Date of Award

6-1-1994

Degree Type

Restricted Access Dissertation

Degree Name

Doctor of Philosophy

Department

Graduate School of Biomedical Sciences

First Advisor

Thomas Yorio

Abstract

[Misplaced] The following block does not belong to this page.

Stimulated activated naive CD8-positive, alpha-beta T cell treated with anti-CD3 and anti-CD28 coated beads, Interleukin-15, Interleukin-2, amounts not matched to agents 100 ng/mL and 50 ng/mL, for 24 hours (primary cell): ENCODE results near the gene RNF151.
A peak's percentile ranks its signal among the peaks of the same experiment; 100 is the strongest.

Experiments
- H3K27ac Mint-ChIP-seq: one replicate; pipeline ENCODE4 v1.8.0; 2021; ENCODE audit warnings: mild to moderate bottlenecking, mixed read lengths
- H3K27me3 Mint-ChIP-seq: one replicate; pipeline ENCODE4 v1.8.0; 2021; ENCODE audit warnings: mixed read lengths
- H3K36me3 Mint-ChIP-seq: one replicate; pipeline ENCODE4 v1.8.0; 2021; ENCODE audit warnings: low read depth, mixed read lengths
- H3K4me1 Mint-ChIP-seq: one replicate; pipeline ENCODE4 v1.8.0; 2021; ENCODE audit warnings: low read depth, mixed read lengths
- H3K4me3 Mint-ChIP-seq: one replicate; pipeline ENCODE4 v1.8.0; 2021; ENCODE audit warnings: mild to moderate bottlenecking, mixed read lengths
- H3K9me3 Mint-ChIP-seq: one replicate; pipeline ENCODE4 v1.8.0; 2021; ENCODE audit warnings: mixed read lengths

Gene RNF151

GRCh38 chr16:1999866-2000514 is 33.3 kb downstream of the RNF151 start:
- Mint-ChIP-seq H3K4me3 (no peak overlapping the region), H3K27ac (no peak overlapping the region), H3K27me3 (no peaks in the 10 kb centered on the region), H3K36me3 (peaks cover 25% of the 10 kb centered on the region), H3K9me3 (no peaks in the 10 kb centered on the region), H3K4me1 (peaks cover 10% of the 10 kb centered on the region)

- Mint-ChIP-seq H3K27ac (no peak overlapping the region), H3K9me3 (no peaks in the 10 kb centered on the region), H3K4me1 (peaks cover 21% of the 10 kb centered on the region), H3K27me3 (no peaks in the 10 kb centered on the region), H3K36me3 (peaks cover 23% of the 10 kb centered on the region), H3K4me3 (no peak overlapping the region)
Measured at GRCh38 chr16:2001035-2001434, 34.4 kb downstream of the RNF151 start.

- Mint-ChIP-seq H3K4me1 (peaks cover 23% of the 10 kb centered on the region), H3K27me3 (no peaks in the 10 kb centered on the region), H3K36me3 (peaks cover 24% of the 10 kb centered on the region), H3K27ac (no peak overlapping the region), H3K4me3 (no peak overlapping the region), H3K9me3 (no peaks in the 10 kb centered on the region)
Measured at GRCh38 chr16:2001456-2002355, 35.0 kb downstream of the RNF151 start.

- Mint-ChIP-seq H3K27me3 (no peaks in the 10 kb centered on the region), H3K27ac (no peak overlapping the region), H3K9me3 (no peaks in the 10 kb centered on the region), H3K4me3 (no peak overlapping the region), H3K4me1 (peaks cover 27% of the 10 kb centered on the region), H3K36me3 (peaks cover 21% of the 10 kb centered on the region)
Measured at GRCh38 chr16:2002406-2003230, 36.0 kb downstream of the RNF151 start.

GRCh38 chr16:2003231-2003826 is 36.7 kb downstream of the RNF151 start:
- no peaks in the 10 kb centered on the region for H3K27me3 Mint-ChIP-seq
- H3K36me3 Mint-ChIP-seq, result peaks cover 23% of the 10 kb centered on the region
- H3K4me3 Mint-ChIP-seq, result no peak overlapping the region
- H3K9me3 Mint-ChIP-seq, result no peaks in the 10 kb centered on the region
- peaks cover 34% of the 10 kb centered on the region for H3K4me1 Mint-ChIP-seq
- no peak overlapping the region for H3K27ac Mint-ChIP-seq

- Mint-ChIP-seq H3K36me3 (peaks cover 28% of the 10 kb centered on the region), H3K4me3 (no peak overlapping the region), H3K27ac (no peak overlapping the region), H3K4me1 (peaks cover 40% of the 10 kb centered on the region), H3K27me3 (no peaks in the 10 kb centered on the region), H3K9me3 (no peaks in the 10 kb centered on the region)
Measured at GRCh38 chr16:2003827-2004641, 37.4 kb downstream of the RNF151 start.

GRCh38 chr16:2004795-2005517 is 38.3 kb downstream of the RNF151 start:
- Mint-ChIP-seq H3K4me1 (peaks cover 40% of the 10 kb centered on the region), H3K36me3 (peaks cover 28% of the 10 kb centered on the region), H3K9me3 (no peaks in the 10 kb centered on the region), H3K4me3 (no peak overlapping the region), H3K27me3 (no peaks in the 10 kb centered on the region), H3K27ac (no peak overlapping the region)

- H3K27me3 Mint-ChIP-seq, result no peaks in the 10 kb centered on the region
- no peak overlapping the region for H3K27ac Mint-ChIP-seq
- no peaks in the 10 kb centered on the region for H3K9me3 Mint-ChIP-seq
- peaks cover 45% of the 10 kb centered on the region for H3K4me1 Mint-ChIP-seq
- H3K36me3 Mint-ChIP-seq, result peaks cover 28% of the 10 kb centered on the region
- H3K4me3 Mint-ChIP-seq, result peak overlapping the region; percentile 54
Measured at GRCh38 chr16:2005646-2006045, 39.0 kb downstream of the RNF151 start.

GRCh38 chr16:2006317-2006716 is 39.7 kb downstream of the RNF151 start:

Xu, Guo-Tong, Rat Naphthalene Cataract Studies: Mechanisms and Prevention. Doctor of Philosophy (Biomedical Sciences/Pharmacology), June, 1994, 134 pp., 16 tables, 34 figures, references, 153 titles. The mechanism of naphthalene-induced cataract in rats and the preventive action of AL01576 (an aldose reductase inhibitor, ARI) were studied in both in vivo and in vitro systems. In the in vivo studies, cataracts were induced in five strains of rats (2 pigmented, 3 albino) by naphthalene feeding (1g/kg/day). The cataractous changes occurred in 1 week as watercleft and spoke-like opacities which merged to form a shell-like opacity in the deep cortex by 3 weeks. Semi-quantitation of the opacities with an arbitrary six-score grading system showed little difference in the cataract development between the pigmented and albino strains. Major biochemical changes observed were a decrease of 20%-30% in GSH by one week of feeding, the appearance of disulfide cross-linking of lens proteins by 3 weeks, and a more than ten fold increase in the content of protein-GSH mixed disulfide. Neither damage to lens membrane functions as measured by 3H-choline or 86Rb uptake or loss of Na+/K+-ATPase activity was detected AL01576 (10 mg/kg/day) completely prevented the naphthalene-induced lens changes in both pigmented and albino rats. These results indicate that pigmentation is not required for induction of naphthalene cataract in rats and suggest that tyrosinase action on naphthalene metabolites (such as 1- or 2- naphthol) is not involved in this cataract formation. The in vitro “naphthalene cataract” was established by exposing rat lens to each of 5 potential naphthalene metabolites in organ culture system (in modified TC-199 medium) for 48 hrs. When naphthalene dihydrodiol was used, both the morphological and biochemical changes in the lens were very similar to those observed in lenses of naphthalene-fed rats, and AL01576 completely blocked these in vitro changes as it did in vivo. Other naphthalene metabolites (1,2-dihydroxynaphthalne, 1-naphthol, 2-naphthol and 1,2-naphthoquinone) caused changes which were different from those induced by naphthalene in vivo and one of them was prevented by AL01576. Therefore, naphthalene in vivo and none of them was prevented by AL01576. Therefore, naphthalene dihydrodiol is the key naphthalene metabolite which reaches the lens via blood and aqueous humor and causes cataract when it is metabolized to 1,2-naphthoquinone. This mechanism is further supported by the detection of naphthalene dihydrodiol in the lens and aqueous humor of naphthalene-fed rats. Examples of various classes of ARI (AL01576, AL04114, Sorbinil and Tolrestat) were compared for their effects on the formation of naphthalene cataract and a dual cataract induced with simultaneous feeding of galactose and naph-thalene. Both AL01576 and AL04114 (spirohydantoin derivatives) completely prevented the changes in the lenses of naphthalene-fed rats. However, Sorbinil (another spirohydantoin ARI) demonstrated a much weaker efficacy in this model and the carboxylic acid ARI, Tolrestat, showed no efficacy at all. In the dual cataract, Tolrestat prevented galactose cataract formation and reduced the lens dulcitol accumulation but showed no protection against the shell-like opacity caused by naphthalene. On the other hand, AL01576 protected the lens from the cataractogenic action of both compounds. These results rule out the involvement of aldose reductase in naphthalene cataract formation. Furthermore, AL04114 (not a cytochrome P-450 inhibitor) showed a similar efficacy as AL01576 (a inhibitor of cytochrome) in naphthalene cataract prevention. Therefore, the inhibition of cytochrome P-450 may not be involved in the prevention of this cataract. Based on these findings and the fact that AL01576 prevents the changes induced by naphthalene dihydrodiol (ND) but not 1,2-naphthoquinone (NQ), a new mechanism for rat naphthalene cataract formation is proposed: naphthalene is converted by cytochrome P-450 to ND, which reaches the eye via the blood and penetrates into the lens. By the action of dihydroxynaphthalene which autoxidizes to form NQ and H2O2 production and thus causes cataract. AL01576 and AL04114 inhibit DDD activity, block NQ and H2O2 production and thus prevent the cataract formation.

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